Thursday, March 17, 2011

The truth hurts, but silence kills

Last week Michael wrote about Justice Cameron and the Constitutional Court, a keystone of South Africa's democracy.  Several years ago, after a visit to Johannesburg, I wrote a piece about the very same spot where the court is now built, and its gruesome history.  It seems appropriate to remind ourselves in South Africa not only of where we are, and where we want to go, but also of where we came from.  So I'm repeating this piece today in that context.

Johannesburg is built on a series of ridges running east to west.  These hills, or koppies as they are typically called in South Africa, have bare rock at the top. With spring water running over them, these rocks reflected white in the ever-present sunshine of the highveld.  This gave the region its name – the Witwatersrand or the Ridge of White Waters.
In 1886 gold was discovered on the Witwatersrand – not the type of gold that an individual could pan, but rather small amounts of gold embedded in large amounts of hard rock – a few grammes per tonne.  Thousands of people flocked to the area – only 50 kms south of Pretoria, the capital of the country called The South African Republic (Zuid-Afrikaansche Republiek (ZAR)) that with various hiccoughs had been independent since 1852.
This influx posed a problem for the ZAR government, which comprised white boers (farmers) who had trekked from the Cape Colony to get away from the hated English.  The blacks in the ZAR had no political rights, of course.  In order to entice more boers to come to the ZAR, the rules for citizenship were very easy – stay a couple of years and you could vote. With the huge rise in foreigners (uitlanders) on the gold mines, the boers realized that they would soon be swamped, so they kept changing the franchise rules to make it nigh impossible for the uitlanders to get the vote.  This was one of the issues the British (through Cecil John Rhodes) used to go to war with the boers.  Rhodes, of course, wanted access to the gold mines.
Outside rampart of The Fort in modern Johannesburg
In 1896 Kruger build a fort on the top of one of the koppies not far from the centre of Johannesburg, partly because he was (rightly) nervous of a British invasion and partly to keep watch over the uitlanders, who were clamouring for the vote.  After the Anglo-Boer War, the fort became a jail.
When I was a kid, my family lived north of the centre of Johannesburg, below the northernmost line of koppies.  We did most of our shopping in the suburbs, and only rarely went “into town”.  The two main reasons for going into town were to enjoy a movie at one of the gorgeous cinemas (the Colosseum, with stars blinking in the ceiling, the Metro, or His Majesty’s) or to go to the dentist – the smiling Dr. Cogan.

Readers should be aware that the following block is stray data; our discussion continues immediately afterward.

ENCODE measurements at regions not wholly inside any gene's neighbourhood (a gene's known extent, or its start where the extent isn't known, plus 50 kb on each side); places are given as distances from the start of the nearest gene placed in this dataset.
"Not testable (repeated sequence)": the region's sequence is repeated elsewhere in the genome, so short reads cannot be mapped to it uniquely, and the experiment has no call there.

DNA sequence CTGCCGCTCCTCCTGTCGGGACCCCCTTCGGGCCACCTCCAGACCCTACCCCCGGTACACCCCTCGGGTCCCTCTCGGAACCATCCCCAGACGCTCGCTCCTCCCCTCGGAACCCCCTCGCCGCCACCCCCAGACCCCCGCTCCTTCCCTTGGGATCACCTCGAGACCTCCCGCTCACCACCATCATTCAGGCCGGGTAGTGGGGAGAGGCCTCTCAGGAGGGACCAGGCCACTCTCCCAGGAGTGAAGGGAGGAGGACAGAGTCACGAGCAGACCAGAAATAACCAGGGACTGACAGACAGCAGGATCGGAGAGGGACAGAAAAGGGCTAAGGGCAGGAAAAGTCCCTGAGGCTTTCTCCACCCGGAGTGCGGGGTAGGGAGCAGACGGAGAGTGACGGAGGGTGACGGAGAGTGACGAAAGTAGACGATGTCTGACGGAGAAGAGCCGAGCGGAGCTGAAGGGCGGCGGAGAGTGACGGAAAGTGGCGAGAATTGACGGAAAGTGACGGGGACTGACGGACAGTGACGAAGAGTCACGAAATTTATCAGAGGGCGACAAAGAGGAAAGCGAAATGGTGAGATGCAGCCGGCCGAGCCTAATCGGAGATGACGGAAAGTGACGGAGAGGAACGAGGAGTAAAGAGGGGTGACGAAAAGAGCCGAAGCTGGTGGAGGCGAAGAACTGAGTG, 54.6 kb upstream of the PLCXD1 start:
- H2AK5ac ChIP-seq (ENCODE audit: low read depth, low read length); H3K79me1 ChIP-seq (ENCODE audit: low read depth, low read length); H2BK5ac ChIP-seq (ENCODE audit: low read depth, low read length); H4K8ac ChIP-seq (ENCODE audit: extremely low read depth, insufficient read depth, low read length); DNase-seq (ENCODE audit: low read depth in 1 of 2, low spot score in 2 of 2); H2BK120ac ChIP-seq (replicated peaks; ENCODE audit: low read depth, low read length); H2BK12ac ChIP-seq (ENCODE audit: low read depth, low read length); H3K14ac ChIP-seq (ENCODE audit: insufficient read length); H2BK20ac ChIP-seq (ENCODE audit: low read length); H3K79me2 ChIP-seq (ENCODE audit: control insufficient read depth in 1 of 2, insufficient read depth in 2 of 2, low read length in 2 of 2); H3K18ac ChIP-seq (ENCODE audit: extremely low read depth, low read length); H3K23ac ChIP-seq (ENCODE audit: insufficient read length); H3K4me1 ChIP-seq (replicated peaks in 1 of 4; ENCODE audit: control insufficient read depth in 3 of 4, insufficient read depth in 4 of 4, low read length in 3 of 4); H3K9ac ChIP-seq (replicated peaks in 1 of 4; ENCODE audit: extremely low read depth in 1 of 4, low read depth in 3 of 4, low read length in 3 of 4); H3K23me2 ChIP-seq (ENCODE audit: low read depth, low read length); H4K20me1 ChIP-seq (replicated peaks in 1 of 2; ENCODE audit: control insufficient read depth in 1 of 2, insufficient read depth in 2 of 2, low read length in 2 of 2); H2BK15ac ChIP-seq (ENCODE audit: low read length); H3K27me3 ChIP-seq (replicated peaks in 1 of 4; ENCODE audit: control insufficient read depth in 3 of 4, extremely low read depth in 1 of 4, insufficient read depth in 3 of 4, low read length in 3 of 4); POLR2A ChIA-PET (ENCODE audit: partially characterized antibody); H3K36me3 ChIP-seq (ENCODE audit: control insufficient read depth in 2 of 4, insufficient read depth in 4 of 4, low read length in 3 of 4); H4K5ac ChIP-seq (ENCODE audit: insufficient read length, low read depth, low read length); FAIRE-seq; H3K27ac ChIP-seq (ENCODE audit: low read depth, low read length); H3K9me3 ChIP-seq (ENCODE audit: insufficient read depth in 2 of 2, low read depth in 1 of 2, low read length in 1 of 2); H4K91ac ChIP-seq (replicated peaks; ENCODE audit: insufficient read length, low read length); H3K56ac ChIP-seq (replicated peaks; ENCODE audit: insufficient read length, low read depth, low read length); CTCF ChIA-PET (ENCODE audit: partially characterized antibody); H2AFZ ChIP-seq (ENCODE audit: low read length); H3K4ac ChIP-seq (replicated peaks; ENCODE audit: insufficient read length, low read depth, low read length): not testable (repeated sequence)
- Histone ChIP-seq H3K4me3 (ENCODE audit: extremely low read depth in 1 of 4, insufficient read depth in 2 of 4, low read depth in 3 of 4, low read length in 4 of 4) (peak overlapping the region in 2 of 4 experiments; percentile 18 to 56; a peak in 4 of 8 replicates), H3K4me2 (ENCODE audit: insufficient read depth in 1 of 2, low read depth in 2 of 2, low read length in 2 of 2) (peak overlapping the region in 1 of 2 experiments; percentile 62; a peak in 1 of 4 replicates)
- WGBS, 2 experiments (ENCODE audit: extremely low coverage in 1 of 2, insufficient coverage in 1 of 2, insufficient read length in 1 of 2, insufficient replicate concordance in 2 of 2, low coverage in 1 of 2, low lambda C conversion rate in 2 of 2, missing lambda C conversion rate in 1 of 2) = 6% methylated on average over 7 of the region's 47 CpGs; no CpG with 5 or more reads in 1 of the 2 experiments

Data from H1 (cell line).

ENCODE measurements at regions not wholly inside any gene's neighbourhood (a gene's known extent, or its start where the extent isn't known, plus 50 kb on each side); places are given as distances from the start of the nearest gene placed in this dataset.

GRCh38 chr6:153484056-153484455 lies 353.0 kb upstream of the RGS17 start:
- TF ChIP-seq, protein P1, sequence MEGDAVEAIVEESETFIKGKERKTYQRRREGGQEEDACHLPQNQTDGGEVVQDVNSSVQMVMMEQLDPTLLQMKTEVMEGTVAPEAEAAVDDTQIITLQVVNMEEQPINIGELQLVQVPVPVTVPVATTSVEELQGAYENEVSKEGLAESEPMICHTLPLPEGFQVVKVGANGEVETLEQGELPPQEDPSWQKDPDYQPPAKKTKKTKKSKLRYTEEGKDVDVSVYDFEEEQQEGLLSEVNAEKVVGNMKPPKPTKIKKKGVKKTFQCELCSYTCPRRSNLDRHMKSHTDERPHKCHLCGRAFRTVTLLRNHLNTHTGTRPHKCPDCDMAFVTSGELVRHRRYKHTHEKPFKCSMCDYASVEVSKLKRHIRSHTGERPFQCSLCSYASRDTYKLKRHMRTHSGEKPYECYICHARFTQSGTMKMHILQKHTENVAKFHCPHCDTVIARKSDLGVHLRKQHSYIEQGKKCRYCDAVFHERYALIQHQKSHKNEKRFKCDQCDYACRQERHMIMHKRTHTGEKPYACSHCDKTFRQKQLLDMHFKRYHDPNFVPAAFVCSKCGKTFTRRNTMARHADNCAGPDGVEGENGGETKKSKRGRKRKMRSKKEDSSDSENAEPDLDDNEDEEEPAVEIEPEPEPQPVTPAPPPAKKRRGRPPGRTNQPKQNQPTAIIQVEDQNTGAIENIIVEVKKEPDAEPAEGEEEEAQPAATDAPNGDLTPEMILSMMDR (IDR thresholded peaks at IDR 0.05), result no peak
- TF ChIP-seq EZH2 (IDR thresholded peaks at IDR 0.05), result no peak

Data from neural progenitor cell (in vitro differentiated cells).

The Fort as a jail
The road out of town took us up Hospital Street, passed the Johannesburg General Hospital.  At the top of the hill was The Fort.  All one could see were the earthen walls topped by a rampart and a tunnel through the wall that ended in a huge door.  “If you don’t behave, that’s where you will end up!” my parents would say. We were terrified of The Fort.
I recently visited The Fort.  It is now known as Constitution Hill and is the home of South Africa’s Constitutional Court.  It was a very emotional visit for me because once again I was confronted by the barbarity that the white government had inflicted on those whom it regarded as enemies of the state – in reality anyone whom it wanted to keep out of the way.
The conditions were atrocious.  In the words of one political prisoner – Alex la Guma – “One of the reasons for my disease (Typhoid) is found in this jail.  Filth.  The mats are filthy, the blankets are filthy, the latrines are filthy, the food is filthy, the convicts’ clothes are filthy.  The latrines overflowed and made a stench.”
Naked search
Not only were the conditions awful, but the treatment was also – prisoners stripped naked in public, then searched; beatings; solitary confinement.  And overcrowding.  Cells made to house relatively few had to house large numbers.  This incidentally gave rise to the gang system in South Africa, new inmates being forced to be servants to those higher in hierarchy, who in turn answered to the gang (or cell) bosses.  The photo shows how prisoners were forced to sleep in the overcrowded cells, tightly packed, head to feet.
Folded blankets depicting the sleeping conditions in The Fort